3. You expect trials and hardships, but you also expect that they will be less painful and easier to cope with through the strength of the Lord.
Again, there’s nothing wrong with this line of thought except in definition. This is probably how many Christians think these days, which is gratifying. A lot of Christians today believe that God will never give them more than what they can handle – most commonly a concept taken through 1 Corinthians 10:13, although quite often a concept that has been criticized to be taking the verse out of context – No temptation has overtaken you except what is common to mankind. And God is faithful; he will not let you be tempted beyond what you can bear.But when you are tempted, he will also provide a way out so that you can endure it – I do agree with the fact that 1 Corinthians 10:13 isn’t talking specifically on suffering, and in multitudes of verses on suffering in the Bible, this idea was never explicitly stated. But I do not disagree with applying this idea to suffering, and as of now I still do not find evidences in the Bible that states that there are suffering given to us that we have no way out of. There are two main types of suffering – problems of pains (natural evil) and problems of evil (moral evil). I believe temptations are a subset of moral evil, which is a form of suffering, though not all sufferings are temptations. I believe perhaps that the idea that God will never give us more than what we can take can be more precisely stated as God will never give us a situation that he cannot bring us out from – be it suffering or temptation or whatever you want to call it. In essence, we are never strong enough to deal with our trials – but drawing on the strength of the Lord, we can overcome. Many trials will seem overwhelming to you and you may cry that you cannot cope, and you may question God – why did you give me such a huge burden when I cannot cope with it? It’s not that you can cope with it through your own strength – we can never. What 1 Cor 10:13 promises us is not that. What it promises us is that whenever we feel helpless and weak, and not strong enough to cope with our temptations, we can be assured that God will empower us and strengthen us, and through Him we can overcome.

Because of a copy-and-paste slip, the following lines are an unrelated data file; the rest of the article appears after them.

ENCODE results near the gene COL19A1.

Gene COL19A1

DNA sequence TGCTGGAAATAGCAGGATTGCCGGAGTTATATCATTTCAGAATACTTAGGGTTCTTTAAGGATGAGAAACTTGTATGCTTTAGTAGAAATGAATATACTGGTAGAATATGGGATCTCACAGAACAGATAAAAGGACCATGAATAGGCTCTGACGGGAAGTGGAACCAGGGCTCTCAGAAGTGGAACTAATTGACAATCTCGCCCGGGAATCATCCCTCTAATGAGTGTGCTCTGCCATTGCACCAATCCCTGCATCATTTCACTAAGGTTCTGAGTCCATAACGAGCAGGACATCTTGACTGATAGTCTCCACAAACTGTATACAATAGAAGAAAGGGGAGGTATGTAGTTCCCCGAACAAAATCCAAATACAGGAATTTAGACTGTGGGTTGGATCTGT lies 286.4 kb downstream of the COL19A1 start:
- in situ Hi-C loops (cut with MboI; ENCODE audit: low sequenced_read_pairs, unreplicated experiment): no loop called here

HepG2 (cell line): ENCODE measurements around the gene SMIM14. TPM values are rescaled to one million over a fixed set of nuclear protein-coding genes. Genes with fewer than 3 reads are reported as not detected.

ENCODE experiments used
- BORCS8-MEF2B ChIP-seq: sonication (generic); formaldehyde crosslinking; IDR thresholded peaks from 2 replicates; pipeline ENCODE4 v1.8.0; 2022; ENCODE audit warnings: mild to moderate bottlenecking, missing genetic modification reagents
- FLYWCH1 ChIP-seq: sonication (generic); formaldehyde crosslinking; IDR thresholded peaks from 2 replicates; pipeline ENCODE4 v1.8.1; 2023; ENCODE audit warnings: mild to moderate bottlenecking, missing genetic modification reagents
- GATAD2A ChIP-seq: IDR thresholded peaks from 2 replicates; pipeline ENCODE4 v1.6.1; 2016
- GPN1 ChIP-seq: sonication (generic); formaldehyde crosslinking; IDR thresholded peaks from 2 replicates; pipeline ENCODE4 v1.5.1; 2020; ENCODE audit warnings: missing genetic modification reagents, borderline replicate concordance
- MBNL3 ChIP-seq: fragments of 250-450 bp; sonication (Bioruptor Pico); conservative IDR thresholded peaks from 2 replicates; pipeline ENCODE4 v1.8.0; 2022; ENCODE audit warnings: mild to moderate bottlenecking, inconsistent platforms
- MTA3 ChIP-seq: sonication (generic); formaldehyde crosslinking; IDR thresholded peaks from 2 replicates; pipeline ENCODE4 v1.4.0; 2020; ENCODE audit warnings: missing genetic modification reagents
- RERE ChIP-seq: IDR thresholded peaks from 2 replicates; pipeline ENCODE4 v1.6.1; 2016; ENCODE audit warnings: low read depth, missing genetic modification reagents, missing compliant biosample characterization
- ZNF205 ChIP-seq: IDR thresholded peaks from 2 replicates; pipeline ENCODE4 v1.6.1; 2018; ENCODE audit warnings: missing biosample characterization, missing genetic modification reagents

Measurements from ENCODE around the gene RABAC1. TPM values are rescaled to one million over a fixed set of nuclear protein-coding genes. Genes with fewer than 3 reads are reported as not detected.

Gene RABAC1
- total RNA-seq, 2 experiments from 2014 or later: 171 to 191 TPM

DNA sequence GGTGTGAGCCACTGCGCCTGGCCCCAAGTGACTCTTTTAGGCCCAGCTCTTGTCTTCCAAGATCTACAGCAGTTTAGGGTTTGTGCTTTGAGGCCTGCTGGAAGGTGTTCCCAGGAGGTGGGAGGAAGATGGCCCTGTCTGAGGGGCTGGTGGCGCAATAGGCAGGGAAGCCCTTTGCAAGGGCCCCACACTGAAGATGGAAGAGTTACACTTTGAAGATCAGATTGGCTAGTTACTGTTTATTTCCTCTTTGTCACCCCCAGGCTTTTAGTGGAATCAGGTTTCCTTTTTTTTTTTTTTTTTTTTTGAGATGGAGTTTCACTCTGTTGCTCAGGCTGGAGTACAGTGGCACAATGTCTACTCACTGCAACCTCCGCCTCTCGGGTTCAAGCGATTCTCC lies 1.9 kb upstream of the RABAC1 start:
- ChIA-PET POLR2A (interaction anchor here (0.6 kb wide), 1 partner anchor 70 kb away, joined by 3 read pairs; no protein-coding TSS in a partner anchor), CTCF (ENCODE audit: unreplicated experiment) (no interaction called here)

Have you ever been horrified by your suffering? Have you ever asked God, why is it so unfair? Have you ever pondered, why me and not him? Why me, when I did so much good and have done so much for your Kingdom? If so, you too have been surprised by your suffering as though something strange is happening to you. It sounds scary when we say that all who leads a godly life in Christ will suffer and be persecuted. Who would want to be a Christian, then? It’s not that scary if we understand our Lord. It’s not all that scary when we know the word enough. It’s no longer unjust or unfair when we are able to look at things from a greater perspective and understand the concept of eternal life.
Expect to suffer, so that you will not be surprised when sufferings come. Expect to suffer, but also be assured that God is with you through your sufferings, and he will deliver you. Through him, you will overcome, no matter how mind-blowing your suffering may seem to be. At the same time, expect to be blessed. Sufferings and blessings are not mutually-exclusive. Not in a Christian way of life.
Reblogged this on Food for Thought.
Well I could not get the computer to let me comment on your excellent post yesterday. But today great connection. And again a great post. Loved your conclusion yesterday and ditto today. I have friends into the prosperity doctrine. I could not disagree with them more. Thank you for a thoughtful and realistic review of this subject of suffering.
Pingback: Luke 13:4 | re-Ver(sing) Verses
Pingback: Job 3:20 | re-Ver(sing) Verses
Pingback: John 16:33 | re-Ver(sing) Verses
Pingback: James 5:13 | re-Ver(sing) Verses